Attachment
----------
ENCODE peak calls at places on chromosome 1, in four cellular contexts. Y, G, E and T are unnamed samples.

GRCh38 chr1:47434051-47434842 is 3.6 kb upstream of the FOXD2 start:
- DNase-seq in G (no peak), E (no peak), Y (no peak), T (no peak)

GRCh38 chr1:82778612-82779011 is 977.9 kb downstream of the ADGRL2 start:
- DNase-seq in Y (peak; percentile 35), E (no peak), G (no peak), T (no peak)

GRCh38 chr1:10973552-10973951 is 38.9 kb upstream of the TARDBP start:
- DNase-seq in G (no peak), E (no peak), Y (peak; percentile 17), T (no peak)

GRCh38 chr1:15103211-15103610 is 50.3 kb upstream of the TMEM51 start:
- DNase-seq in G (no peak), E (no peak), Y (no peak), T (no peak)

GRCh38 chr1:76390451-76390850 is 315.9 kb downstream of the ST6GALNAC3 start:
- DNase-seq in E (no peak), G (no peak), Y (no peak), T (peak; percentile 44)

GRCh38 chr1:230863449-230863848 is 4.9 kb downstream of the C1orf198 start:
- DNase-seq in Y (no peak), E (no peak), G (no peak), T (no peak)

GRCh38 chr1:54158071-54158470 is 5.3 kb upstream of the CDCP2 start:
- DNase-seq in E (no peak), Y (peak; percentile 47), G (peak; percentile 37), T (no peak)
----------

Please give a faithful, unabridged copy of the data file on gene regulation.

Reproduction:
ENCODE peak calls at places on chromosome 1, in four cellular contexts. Y, G, E and T are unnamed samples.

GRCh38 chr1:47434051-47434842 is 3.6 kb upstream of the FOXD2 start:
- DNase-seq in G (no peak), E (no peak), Y (no peak), T (no peak)

GRCh38 chr1:82778612-82779011 is 977.9 kb downstream of the ADGRL2 start:
- DNase-seq in Y (peak; percentile 35), E (no peak), G (no peak), T (no peak)

GRCh38 chr1:10973552-10973951 is 38.9 kb upstream of the TARDBP start:
- DNase-seq in G (no peak), E (no peak), Y (peak; percentile 17), T (no peak)

GRCh38 chr1:15103211-15103610 is 50.3 kb upstream of the TMEM51 start:
- DNase-seq in G (no peak), E (no peak), Y (no peak), T (no peak)

GRCh38 chr1:76390451-76390850 is 315.9 kb downstream of the ST6GALNAC3 start:
- DNase-seq in E (no peak), G (no peak), Y (no peak), T (peak; percentile 44)

GRCh38 chr1:230863449-230863848 is 4.9 kb downstream of the C1orf198 start:
- DNase-seq in Y (no peak), E (no peak), G (no peak), T (no peak)

GRCh38 chr1:54158071-54158470 is 5.3 kb upstream of the CDCP2 start:
- DNase-seq in E (no peak), Y (peak; percentile 47), G (peak; percentile 37), T (no peak)